There are many kinds of advertising that you can use to promote your business, teach customers about your products, and generate sales. Print, radio, and television campaigns are types of advertising, as are direct mail, email, and internet marketing. If you have a website, it should be optimized for search to help customers find it through search engines like Google, Yahoo!, and Bing. Newsletters, press releases, and articles are also forms of marketing used to capture leads and generate sales. Some companies also use referral marketing, where satisfied customers refer others (often for a reward) to increase business.
The marketing automation coordinator helps choose and manage the software that allows the whole marketing team to understand their customers' behavior and measure the growth of their business. Because many of the marketing operations described above might be executed separately from one another, it's important for there to be someone who can group these digital activities into individual campaigns and track each campaign's performance.
Diversification is the riskiest area for a business. This is where a new product is sold to a new market. There are two type of Diversification; horizontal and vertical. 'Horizontal diversification focuses more on product(s) where the business is knowledgeable, whereas vertical diversification focuses more on the introduction of new product into new markets, where the business could have less knowledge of the new market.
Digital marketing became more sophisticated in the 2000s and the 2010s, when the proliferation of devices' capable of accessing digital media led to sudden growth. Statistics produced in 2012 and 2013 showed that digital marketing was still growing. With the development of social media in the 2000s, such as LinkedIn, Facebook, YouTube and Twitter, consumers became highly dependent on digital electronics in daily lives. Therefore, they expected a seamless user experience across different channels for searching product's information. The change of customer behavior improved the diversification of marketing technology.
On the other hand, marketers who employ digital inbound tactics use online content to attract their target customers onto their websites by providing assets that are helpful to them. One of the simplest yet most powerful inbound digital marketing assets is a blog, which allows your website to capitalize on the terms which your ideal customers are searching for.
Marketing is not confined to any particular type of economy, because goods must be exchanged and therefore marketed in all economies and societies except perhaps in the most primitive. Furthermore, marketing is not a function that is limited to profit-oriented business; even such institutions as hospitals, schools, and museums engage in some forms of marketing. Within the broad scope of marketing, merchandising is concerned more specifically with promoting the sale of goods and services to consumers (i.e., retailing) and hence is more characteristic of free-market economies.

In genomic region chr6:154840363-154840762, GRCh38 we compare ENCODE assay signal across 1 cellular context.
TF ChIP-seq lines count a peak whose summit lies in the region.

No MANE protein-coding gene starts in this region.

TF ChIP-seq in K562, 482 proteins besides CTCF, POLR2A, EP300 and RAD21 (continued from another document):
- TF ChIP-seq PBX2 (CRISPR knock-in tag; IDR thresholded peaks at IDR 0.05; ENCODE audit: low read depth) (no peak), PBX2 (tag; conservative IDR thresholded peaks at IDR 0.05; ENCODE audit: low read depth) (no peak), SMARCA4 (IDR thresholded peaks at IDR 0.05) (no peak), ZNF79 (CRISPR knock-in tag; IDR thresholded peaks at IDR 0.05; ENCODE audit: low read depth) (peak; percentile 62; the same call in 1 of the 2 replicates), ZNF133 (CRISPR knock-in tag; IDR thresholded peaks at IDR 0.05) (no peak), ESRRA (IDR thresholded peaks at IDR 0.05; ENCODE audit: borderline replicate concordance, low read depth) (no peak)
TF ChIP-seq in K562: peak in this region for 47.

Digital marketing channels and traditional marketing channels are similar in function that the value of the product or service is passed from the original producer to the end user by a kind of supply chain. Digital Marketing channels, however, consist of internet systems that create, promote, and deliver products or services from producer to consumer through digital networks. Increasing changes to marketing channels has been a significant contributor to the expansion and growth of the sharing economy. Such changes to marketing channels has prompted unprecedented and historic growth. In addition to this typical approach, the built-in control, efficiency and low cost of digital marketing channels is an essential features in the application of sharing economy. 7 Smart Reasons for Choosing Digital Marketing as a Career
It's critical that your marketing department uses their understanding and analysis of your business's consumers to offer suggestions for how and where to sell your product. Perhaps they believe an ecommerce site works better than a retail location, or vice versa. Or, maybe they can offer insights into which locations would be most viable to sell your product, either nationally and internationally. How To Start Social Media Marketing As A Beginner In 2019 - STEP BY STEP